LN: This is the one area that needs a lot of work to revive the love and passion for football among the youth. We have been to almost every district in recent months and the response has been amazing not only from the kids, but their parents as well. An example is the trip to Tebellong in the rural areas of Qacha’s Nek. The trips especially in the rural areas have been very useful in terms of giving us feedback regarding what needs to be done going forward as far as grassroots and youth football are concerned. It was fulfilling to see the kid playing and their coaches learning how to organise and host grassroots activities. It was important for them to learn, so that they can continue with such programmes on their own. We managed to assist the districts coaches with soccer balls to be able to continue working with the kids.
We have since established that lack of resources is contributing massively in most of the kids of today losing interest in football and sports activities in general. School sports is also not getting the support it used to get in the past from the leadership of the schools and the Ministry of Education. We all know that school football was very powerful in the past years and played a big part in the development of a lot of players that went on to represent the country at the highest level, be it in football or other sporting codes. It is for that reason that we feel we should revisit the Memorandum of Understanding (MOU), that we have with the Ministry of Education and the Lesotho Sports and Recreation (LSRC). This is the only way that we can save school sport because it has a big role to play in developing and nurturing young talent like it used to do in the past.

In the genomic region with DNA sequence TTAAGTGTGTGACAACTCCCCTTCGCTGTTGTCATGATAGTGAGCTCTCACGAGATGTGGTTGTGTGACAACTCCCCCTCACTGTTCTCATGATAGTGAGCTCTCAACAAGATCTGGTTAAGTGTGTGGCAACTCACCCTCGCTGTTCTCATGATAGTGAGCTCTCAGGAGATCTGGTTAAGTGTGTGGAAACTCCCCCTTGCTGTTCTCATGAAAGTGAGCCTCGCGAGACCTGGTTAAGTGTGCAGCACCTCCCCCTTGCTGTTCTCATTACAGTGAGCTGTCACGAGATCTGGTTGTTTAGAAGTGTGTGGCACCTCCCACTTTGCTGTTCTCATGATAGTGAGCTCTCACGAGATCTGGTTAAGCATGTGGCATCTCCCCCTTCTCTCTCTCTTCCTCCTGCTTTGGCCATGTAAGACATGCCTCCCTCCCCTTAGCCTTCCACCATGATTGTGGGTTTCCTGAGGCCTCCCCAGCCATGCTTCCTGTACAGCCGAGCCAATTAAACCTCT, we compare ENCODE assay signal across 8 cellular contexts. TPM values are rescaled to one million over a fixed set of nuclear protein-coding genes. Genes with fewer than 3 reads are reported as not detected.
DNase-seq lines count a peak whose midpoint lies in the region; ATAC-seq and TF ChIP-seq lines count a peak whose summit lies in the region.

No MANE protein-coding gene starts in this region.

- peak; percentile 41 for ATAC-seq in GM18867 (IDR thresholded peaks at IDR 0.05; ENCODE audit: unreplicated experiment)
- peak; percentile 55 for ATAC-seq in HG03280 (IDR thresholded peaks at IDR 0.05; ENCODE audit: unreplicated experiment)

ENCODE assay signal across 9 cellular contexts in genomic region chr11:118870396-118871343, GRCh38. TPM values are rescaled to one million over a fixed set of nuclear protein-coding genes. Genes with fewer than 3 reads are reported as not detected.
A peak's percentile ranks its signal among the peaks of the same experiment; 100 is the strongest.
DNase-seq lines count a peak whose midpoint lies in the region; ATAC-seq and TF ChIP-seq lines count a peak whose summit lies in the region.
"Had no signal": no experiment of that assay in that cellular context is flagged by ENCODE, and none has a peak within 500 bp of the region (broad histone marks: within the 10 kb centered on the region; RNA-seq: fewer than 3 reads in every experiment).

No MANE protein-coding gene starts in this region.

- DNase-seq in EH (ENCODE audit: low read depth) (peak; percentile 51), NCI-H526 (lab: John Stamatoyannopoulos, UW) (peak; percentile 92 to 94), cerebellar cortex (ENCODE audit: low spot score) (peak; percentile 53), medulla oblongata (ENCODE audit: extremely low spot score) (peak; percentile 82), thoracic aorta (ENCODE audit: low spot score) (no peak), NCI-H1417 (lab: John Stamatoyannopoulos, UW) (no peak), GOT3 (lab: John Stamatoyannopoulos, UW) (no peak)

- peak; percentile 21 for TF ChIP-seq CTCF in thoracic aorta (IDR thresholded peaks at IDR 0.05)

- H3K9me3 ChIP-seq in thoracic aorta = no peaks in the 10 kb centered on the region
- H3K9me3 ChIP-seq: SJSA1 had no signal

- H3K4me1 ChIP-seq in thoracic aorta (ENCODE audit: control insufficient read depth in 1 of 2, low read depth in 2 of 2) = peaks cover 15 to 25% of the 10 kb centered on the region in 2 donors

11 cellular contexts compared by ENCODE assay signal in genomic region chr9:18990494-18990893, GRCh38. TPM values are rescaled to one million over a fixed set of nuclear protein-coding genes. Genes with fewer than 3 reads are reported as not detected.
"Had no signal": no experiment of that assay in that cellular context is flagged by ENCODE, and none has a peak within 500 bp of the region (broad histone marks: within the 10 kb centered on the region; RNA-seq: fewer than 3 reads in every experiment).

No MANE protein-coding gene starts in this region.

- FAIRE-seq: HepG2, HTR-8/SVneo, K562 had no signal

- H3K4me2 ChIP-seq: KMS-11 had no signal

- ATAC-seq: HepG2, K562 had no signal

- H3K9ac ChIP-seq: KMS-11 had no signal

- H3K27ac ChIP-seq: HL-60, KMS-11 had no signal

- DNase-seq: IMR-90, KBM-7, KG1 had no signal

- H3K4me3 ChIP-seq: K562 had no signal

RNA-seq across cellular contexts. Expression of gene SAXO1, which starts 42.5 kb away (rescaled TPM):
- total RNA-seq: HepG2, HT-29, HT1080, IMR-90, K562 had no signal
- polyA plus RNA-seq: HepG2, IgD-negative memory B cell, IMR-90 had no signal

LeFA: You have had an interesting coaching career and one of a few coaches to lead all the Lesotho national teams from the U-17 up to the senior team. Take us through that journey?
LN: I started out as the assistant coach to Ntate Seephephe Matete with the senior team after completing my coaching badges in Germany. It was an honour for me to get such a big call immediately after coming back from a coaching school. It’s a moment I will cherish for the rest of my life because it played a big part in my growth as a coach and I’m also grateful that he was able to trust me with such a big responsibility so early in my coaching career. My coaching career at club level started with the now defunct Maseru Sundowns from Maseru East, which used to campaign in the third tier.